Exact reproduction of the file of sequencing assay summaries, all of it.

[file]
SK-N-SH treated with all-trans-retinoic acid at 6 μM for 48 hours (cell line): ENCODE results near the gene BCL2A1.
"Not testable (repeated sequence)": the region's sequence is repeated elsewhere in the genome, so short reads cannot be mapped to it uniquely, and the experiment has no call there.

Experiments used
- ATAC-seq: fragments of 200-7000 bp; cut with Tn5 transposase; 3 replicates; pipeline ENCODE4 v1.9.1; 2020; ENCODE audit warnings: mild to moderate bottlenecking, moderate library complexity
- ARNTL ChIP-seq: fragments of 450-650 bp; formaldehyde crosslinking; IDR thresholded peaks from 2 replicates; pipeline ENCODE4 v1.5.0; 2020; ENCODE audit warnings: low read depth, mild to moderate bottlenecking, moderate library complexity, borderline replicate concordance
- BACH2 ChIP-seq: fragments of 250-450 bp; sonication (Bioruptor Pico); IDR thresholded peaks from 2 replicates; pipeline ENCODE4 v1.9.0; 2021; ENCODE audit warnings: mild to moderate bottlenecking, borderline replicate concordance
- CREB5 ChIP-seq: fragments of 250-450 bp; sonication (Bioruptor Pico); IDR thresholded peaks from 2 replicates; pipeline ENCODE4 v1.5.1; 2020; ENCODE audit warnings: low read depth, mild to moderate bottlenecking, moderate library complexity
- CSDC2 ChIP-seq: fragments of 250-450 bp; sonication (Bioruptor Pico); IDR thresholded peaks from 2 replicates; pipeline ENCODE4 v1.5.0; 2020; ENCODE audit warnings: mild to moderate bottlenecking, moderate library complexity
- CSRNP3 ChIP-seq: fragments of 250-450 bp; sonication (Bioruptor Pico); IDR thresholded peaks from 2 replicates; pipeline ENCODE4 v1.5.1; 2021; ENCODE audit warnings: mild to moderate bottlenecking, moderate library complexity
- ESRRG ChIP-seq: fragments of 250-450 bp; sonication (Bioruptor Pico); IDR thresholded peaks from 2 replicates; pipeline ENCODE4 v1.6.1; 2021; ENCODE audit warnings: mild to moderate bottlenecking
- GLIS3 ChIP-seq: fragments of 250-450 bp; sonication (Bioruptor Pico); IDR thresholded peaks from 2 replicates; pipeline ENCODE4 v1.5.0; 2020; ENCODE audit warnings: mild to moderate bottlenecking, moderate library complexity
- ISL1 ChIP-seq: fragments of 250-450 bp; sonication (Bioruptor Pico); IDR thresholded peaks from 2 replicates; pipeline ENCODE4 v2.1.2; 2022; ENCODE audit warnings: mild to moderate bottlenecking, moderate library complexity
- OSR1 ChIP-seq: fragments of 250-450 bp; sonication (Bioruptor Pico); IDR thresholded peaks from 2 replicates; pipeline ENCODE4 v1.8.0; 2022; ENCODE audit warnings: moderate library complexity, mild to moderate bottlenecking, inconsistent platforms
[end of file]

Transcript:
SK-N-SH treated with all-trans-retinoic acid at 6 μM for 48 hours (cell line): ENCODE results near the gene BCL2A1.
"Not testable (repeated sequence)": the region's sequence is repeated elsewhere in the genome, so short reads cannot be mapped to it uniquely, and the experiment has no call there.

Experiments used
- ATAC-seq: fragments of 200-7000 bp; cut with Tn5 transposase; 3 replicates; pipeline ENCODE4 v1.9.1; 2020; ENCODE audit warnings: mild to moderate bottlenecking, moderate library complexity
- ARNTL ChIP-seq: fragments of 450-650 bp; formaldehyde crosslinking; IDR thresholded peaks from 2 replicates; pipeline ENCODE4 v1.5.0; 2020; ENCODE audit warnings: low read depth, mild to moderate bottlenecking, moderate library complexity, borderline replicate concordance
- BACH2 ChIP-seq: fragments of 250-450 bp; sonication (Bioruptor Pico); IDR thresholded peaks from 2 replicates; pipeline ENCODE4 v1.9.0; 2021; ENCODE audit warnings: mild to moderate bottlenecking, borderline replicate concordance
- CREB5 ChIP-seq: fragments of 250-450 bp; sonication (Bioruptor Pico); IDR thresholded peaks from 2 replicates; pipeline ENCODE4 v1.5.1; 2020; ENCODE audit warnings: low read depth, mild to moderate bottlenecking, moderate library complexity
- CSDC2 ChIP-seq: fragments of 250-450 bp; sonication (Bioruptor Pico); IDR thresholded peaks from 2 replicates; pipeline ENCODE4 v1.5.0; 2020; ENCODE audit warnings: mild to moderate bottlenecking, moderate library complexity
- CSRNP3 ChIP-seq: fragments of 250-450 bp; sonication (Bioruptor Pico); IDR thresholded peaks from 2 replicates; pipeline ENCODE4 v1.5.1; 2021; ENCODE audit warnings: mild to moderate bottlenecking, moderate library complexity
- ESRRG ChIP-seq: fragments of 250-450 bp; sonication (Bioruptor Pico); IDR thresholded peaks from 2 replicates; pipeline ENCODE4 v1.6.1; 2021; ENCODE audit warnings: mild to moderate bottlenecking
- GLIS3 ChIP-seq: fragments of 250-450 bp; sonication (Bioruptor Pico); IDR thresholded peaks from 2 replicates; pipeline ENCODE4 v1.5.0; 2020; ENCODE audit warnings: mild to moderate bottlenecking, moderate library complexity
- ISL1 ChIP-seq: fragments of 250-450 bp; sonication (Bioruptor Pico); IDR thresholded peaks from 2 replicates; pipeline ENCODE4 v2.1.2; 2022; ENCODE audit warnings: mild to moderate bottlenecking, moderate library complexity
- OSR1 ChIP-seq: fragments of 250-450 bp; sonication (Bioruptor Pico); IDR thresholded peaks from 2 replicates; pipeline ENCODE4 v1.8.0; 2022; ENCODE audit warnings: moderate library complexity, mild to moderate bottlenecking, inconsistent platforms